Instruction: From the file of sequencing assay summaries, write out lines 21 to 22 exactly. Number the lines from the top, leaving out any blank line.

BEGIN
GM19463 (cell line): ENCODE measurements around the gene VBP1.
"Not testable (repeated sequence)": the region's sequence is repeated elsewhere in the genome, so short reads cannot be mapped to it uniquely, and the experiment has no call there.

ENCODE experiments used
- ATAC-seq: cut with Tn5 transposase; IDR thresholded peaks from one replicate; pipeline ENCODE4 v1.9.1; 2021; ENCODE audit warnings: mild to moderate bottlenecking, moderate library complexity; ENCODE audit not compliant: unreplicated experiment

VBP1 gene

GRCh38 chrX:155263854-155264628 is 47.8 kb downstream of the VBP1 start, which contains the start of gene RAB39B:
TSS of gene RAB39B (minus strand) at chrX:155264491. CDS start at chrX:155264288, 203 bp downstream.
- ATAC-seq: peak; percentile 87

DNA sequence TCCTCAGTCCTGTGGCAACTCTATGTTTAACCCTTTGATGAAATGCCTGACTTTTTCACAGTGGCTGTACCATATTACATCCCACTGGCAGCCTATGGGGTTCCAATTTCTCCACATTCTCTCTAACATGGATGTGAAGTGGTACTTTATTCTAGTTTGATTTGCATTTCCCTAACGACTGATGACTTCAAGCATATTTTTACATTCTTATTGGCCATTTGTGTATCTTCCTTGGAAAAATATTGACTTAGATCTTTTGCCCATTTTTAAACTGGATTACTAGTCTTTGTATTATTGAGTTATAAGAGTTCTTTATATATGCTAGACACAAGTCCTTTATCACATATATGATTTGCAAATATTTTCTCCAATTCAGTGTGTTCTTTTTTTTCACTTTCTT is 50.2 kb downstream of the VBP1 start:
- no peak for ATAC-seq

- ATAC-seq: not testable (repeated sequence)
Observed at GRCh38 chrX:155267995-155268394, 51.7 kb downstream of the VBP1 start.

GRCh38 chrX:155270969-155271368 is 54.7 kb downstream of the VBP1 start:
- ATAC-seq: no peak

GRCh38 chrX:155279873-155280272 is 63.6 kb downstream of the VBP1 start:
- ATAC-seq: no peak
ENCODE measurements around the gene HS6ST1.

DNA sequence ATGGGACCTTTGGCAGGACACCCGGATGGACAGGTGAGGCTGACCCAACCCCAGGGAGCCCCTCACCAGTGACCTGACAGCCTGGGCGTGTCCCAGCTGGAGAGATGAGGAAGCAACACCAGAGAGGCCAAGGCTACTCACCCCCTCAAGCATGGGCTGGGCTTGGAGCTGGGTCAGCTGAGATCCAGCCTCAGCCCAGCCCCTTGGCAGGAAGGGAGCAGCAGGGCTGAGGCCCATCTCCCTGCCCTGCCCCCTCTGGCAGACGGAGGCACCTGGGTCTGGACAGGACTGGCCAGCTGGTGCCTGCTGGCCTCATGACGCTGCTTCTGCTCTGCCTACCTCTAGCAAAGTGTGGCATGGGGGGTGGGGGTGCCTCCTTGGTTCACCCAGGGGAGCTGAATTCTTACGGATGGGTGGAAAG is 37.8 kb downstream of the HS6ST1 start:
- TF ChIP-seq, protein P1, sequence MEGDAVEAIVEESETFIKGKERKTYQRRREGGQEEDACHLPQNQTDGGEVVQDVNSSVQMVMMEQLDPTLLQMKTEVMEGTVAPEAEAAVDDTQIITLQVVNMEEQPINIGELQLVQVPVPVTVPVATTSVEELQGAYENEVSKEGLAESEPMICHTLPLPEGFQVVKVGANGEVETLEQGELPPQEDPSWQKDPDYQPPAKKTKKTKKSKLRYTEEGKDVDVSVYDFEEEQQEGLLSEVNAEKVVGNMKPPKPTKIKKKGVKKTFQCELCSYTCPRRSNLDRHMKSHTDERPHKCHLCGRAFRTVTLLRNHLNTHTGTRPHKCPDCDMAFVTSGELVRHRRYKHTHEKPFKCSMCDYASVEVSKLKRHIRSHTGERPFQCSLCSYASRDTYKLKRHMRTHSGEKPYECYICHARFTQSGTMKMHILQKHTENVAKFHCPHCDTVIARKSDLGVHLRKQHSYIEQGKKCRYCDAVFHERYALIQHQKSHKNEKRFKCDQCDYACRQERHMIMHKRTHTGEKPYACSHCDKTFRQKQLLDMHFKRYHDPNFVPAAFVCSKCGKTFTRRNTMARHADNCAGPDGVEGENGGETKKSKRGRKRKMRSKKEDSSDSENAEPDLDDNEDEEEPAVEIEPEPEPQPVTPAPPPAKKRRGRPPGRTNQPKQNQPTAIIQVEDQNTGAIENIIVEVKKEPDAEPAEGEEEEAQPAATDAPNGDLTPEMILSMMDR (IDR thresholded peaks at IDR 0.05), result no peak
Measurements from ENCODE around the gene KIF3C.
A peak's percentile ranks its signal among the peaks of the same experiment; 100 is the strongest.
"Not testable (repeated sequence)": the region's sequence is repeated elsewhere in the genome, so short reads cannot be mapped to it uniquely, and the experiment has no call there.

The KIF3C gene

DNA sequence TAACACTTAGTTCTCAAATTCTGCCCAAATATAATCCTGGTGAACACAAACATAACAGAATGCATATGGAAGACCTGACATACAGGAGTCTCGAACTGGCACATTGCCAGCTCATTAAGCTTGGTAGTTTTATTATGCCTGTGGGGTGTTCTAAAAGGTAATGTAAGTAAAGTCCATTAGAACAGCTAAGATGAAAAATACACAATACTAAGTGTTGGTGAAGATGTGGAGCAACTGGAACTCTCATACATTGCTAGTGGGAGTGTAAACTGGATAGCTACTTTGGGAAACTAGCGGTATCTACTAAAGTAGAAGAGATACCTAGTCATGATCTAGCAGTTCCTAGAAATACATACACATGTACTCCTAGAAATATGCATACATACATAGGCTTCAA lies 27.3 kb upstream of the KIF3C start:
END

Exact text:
A peak's percentile ranks its signal among the peaks of the same experiment; 100 is the strongest.
"Not testable (repeated sequence)": the region's sequence is repeated elsewhere in the genome, so short reads cannot be mapped to it uniquely, and the experiment has no call there.